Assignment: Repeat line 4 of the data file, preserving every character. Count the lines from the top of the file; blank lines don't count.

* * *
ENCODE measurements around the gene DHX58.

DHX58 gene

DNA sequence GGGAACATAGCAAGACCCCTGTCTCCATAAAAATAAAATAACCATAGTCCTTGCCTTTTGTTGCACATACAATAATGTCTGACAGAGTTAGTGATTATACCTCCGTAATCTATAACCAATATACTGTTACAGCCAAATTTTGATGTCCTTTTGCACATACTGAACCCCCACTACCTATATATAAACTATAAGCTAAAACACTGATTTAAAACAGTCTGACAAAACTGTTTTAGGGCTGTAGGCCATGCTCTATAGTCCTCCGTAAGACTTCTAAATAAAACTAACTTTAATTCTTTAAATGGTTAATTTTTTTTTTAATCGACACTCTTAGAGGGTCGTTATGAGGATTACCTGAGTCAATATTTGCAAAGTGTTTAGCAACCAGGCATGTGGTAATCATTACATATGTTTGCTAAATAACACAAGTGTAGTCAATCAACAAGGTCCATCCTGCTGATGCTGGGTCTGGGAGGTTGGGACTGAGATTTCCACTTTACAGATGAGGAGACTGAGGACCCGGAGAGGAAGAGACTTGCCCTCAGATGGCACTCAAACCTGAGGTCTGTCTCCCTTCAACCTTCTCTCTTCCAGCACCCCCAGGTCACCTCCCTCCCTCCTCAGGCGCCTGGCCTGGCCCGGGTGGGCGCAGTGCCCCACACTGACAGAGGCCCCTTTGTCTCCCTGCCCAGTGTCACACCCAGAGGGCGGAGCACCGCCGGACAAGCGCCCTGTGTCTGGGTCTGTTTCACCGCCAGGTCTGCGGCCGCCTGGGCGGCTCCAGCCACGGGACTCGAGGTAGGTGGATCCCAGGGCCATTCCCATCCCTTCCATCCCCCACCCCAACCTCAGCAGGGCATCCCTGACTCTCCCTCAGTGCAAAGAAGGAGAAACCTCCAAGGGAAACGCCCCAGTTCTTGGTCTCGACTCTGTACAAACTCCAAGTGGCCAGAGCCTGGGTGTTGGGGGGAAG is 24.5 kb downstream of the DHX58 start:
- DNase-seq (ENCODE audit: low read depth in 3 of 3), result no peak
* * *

- DNase-seq (ENCODE audit: low read depth in 3 of 3), result no peak